of a paper delivered to the International Society of Anglo-Saxonists at Cambridge in 1985.
EDITING THE EXETER BOOK
statistical analysis of the Exeter Book, of necessity I make reference to Conner’s
work repeatedly, and sometimes suggest other possible interpretations of the data.
Conner states, in dealing with the codicology of the manuscript, that “divi¬
sions among the booklets are supported by the intersection of several kinds of evi¬
dence” (p. 234), which he subsequently lists as, i) the presence of soiled first folios;
ii) the use of different grades of limp parchment, each restricted to one of the three
booklets; iii) the different techniques used in each booklet for adding auxiliary rul¬
ings; iv) the different treatment of the decorative initials in each booklet; v) the pres¬
ence and disposition of drypoint etchings in the manuscript; vi) the use of various
ligatures; and vii) the distribution of special letter forms.
I have not duplicated all of Conner’s research, but often our purposes cross,
and at times we have come up with conflicting data: for example, he observes that
“there are no drypoints in the first booklet” (p. 237), but I found three incised etch¬
ings on f. 24 v (Figure 61) and some crude attempts at making capitals in the margin
of f. 47 v; I have not checked his figures for the distribution of ligatures and of the
various forms of the letter y, but I note in passing that, whereas in his Table 4 he lists
47 occurrences of the oc form of the letter a (distributed 19-29-9 in the three
hypothetical booklets), I find 79 occurrences (distributed 28-39-12).
Perhaps a few words about the format of the new edition would not be amiss
before discussing the database. Most of the data presented in the Introduction to
ASPR III in tabular form is included, but is relegated to the apparatus at the bottom
of the page so that it is more accessible to the reader. (How many times has any of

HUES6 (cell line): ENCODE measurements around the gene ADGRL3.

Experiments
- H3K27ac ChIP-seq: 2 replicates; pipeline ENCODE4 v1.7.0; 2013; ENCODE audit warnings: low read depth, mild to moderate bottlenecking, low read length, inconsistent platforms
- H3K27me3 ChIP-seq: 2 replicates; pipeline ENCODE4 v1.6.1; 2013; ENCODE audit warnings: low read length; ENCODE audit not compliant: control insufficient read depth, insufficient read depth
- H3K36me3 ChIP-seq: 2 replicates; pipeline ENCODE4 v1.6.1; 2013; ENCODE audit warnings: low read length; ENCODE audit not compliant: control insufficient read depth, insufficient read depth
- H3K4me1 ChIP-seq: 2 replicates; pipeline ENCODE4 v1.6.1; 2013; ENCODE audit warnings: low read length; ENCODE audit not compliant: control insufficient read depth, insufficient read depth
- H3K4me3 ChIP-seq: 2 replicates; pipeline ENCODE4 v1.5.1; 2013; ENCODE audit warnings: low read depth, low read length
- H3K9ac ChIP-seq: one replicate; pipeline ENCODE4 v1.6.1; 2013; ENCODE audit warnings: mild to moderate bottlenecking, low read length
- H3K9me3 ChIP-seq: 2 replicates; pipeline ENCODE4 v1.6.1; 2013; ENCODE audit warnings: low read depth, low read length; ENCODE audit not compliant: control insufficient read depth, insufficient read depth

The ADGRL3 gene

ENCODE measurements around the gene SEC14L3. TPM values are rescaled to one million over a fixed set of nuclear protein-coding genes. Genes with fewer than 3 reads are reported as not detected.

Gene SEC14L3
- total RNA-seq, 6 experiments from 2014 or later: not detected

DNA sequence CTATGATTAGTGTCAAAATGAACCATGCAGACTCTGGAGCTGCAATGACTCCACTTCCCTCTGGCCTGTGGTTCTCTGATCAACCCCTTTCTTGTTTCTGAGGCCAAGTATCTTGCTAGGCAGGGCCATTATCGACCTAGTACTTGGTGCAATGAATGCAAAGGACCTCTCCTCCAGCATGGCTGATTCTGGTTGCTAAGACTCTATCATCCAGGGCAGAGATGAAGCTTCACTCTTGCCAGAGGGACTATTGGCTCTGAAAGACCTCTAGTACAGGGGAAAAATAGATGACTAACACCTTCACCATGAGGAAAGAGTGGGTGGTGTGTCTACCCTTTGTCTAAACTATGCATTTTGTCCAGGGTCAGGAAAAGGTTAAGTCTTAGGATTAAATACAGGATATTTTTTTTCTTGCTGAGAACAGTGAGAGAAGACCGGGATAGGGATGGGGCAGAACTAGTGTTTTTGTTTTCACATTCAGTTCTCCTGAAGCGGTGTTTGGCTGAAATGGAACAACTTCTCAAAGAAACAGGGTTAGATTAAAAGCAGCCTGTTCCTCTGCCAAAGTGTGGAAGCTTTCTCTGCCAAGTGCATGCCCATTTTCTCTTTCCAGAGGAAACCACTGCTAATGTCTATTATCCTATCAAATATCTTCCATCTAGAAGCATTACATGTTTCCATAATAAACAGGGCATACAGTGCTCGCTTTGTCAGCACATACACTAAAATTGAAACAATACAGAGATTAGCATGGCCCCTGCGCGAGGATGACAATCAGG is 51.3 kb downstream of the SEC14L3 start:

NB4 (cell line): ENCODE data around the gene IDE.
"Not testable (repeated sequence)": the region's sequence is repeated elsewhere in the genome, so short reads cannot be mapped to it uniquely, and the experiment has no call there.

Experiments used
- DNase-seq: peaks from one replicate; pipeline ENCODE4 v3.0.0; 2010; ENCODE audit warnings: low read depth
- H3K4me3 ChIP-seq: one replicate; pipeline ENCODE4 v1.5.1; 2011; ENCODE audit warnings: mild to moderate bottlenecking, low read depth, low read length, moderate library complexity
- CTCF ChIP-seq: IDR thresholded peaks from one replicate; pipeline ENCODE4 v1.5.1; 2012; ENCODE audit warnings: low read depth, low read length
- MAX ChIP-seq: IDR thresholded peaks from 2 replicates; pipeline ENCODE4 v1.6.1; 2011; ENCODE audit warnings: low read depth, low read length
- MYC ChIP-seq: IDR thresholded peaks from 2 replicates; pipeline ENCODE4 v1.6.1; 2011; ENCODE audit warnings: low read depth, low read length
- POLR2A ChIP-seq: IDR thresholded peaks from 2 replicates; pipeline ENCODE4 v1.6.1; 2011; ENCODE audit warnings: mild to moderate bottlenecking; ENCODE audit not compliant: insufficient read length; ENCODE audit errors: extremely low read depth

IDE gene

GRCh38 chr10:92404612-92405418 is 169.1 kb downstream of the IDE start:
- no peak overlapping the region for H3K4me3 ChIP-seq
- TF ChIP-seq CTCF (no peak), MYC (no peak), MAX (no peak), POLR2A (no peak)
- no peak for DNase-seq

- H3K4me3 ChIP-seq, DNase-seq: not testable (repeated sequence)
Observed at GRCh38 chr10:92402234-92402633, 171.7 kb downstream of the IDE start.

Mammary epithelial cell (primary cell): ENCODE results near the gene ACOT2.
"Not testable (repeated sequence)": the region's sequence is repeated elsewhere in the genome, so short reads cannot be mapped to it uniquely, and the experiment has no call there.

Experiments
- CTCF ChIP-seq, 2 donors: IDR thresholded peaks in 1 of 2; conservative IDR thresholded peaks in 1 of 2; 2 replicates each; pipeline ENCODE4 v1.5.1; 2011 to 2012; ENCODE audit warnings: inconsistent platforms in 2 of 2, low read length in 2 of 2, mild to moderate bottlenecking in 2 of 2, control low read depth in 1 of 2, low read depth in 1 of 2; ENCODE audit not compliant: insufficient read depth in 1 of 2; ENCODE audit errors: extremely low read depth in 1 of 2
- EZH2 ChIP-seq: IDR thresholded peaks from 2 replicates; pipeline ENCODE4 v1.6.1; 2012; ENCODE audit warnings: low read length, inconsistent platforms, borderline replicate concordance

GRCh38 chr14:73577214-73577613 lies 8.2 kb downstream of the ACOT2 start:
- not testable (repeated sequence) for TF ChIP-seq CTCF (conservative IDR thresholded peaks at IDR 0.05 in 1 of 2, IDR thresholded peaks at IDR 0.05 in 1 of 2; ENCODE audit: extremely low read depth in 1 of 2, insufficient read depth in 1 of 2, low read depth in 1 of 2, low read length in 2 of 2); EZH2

us paused while reading a poem to see where the accents fall and to consider the pos¬
sible significance of their distribution?) There will be an annotated diplomatic tran¬
script of the manuscript on fiche included in the edition, recording data of interest
perhaps more to palaeographers and lexicographers than to literary critics.7 This will
allow those without access to the limited edition 1933 facsimile to have a graphic
representation of the appearance of the manuscript with annotations detailing the
condition of its damaged sections.
The edition includes indices of biblical allusions and of patristic and other
sources for the texts (so far as these are known), and an appendix containing a small
number of Latin liturgical texts which have inspired (parts oí) some of the poems.
The textual annotations found at the end of ASPR III have been edited and extended
to include editorial work of the past fifty years. The texts are treated conservatively,
allowing many forms previously emended to conform to a hypothetical classical
form of Old English to stand as evidence for the state of the language in the third
quarter of the tenth century; this is particularly important in light of the extent to
which the scribe (and / or a nearly contemporary corrector) made significant linguis¬
tic alterations to the text.
7 For example, the distribution of small capitals, or the physical state of the manuscript (where
drypoints occur, or where the manuscript has sustained damage).